Digital Rights Management (sometimes Personal Rights Management) is commonly used as a euphemism to describe defective player/viewer software. Software incorporating DRM technology will exhibit some of the functionality of a correctly-operating application*, but will prevent the user from being able to perform fundamental operations (such as copying, converting, or viewing on another machine) on the compatible data files.

The primary purpose of such technology is to limit consumer choice. Microsoft predictably champions this technology in their forthcoming Windows XP operating system, as it allows them to cement relations with the powerful recording industry while leveraging their desktop monopoly to damage their (wholly superior) competitors in the media player market.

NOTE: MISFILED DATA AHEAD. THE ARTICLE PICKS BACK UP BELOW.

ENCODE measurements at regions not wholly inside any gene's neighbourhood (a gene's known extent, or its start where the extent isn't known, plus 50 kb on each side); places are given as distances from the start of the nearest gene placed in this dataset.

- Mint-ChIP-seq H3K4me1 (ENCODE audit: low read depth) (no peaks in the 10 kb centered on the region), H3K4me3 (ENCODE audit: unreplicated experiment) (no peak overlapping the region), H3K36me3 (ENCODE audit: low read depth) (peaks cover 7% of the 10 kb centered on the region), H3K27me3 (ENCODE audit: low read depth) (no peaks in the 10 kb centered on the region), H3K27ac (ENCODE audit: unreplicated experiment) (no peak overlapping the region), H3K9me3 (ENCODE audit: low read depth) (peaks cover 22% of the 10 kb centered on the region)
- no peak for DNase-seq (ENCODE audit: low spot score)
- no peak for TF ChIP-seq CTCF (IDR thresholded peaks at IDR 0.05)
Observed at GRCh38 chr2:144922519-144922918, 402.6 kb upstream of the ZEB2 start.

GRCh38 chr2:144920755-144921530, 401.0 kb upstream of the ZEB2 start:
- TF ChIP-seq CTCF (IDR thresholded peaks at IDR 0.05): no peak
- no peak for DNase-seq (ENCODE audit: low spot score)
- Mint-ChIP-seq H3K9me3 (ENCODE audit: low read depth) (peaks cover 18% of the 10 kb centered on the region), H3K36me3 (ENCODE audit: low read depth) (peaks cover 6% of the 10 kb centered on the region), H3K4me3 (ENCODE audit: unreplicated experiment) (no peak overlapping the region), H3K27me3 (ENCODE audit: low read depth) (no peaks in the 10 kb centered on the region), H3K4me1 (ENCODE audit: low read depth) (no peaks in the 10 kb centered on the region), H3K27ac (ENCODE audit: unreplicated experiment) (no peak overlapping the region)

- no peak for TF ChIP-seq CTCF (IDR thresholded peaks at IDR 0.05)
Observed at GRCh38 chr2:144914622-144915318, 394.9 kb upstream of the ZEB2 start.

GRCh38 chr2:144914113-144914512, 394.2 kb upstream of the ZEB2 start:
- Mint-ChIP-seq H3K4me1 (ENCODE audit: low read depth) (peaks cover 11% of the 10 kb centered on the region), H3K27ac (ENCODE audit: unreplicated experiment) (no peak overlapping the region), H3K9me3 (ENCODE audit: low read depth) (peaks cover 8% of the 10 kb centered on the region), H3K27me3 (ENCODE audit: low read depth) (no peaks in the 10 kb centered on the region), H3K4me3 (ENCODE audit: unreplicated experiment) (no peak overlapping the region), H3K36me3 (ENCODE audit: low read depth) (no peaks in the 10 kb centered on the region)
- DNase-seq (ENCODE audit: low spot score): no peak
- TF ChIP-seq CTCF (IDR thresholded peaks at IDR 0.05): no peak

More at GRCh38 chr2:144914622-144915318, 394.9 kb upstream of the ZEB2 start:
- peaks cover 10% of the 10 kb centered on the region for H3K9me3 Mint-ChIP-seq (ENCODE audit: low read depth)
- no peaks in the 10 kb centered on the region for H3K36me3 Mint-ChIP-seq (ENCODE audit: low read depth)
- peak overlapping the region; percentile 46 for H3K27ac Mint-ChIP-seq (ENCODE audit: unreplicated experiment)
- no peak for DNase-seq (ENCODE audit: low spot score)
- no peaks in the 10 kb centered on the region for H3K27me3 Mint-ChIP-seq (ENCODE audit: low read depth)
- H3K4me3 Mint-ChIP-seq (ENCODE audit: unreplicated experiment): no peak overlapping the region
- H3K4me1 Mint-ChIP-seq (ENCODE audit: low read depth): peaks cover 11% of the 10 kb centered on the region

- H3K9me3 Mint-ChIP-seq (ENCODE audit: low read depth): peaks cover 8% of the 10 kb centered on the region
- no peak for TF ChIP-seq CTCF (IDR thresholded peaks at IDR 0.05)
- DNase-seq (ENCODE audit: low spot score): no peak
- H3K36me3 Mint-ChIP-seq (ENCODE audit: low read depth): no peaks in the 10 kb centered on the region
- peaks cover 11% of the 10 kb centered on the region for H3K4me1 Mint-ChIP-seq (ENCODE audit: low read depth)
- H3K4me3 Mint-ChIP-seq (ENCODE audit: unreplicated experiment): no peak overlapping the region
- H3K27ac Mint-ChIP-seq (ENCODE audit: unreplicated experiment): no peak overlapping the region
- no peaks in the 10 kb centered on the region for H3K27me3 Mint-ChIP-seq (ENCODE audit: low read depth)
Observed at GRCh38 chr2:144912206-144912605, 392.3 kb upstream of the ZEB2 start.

*Either: Providing a reduced set of features, but in a high quality implementation, such as Adobe's 'electronic book' readers; Or providing a wide array of features from competing products implemented in a vastly substandard fashion, such as Windows Media Player.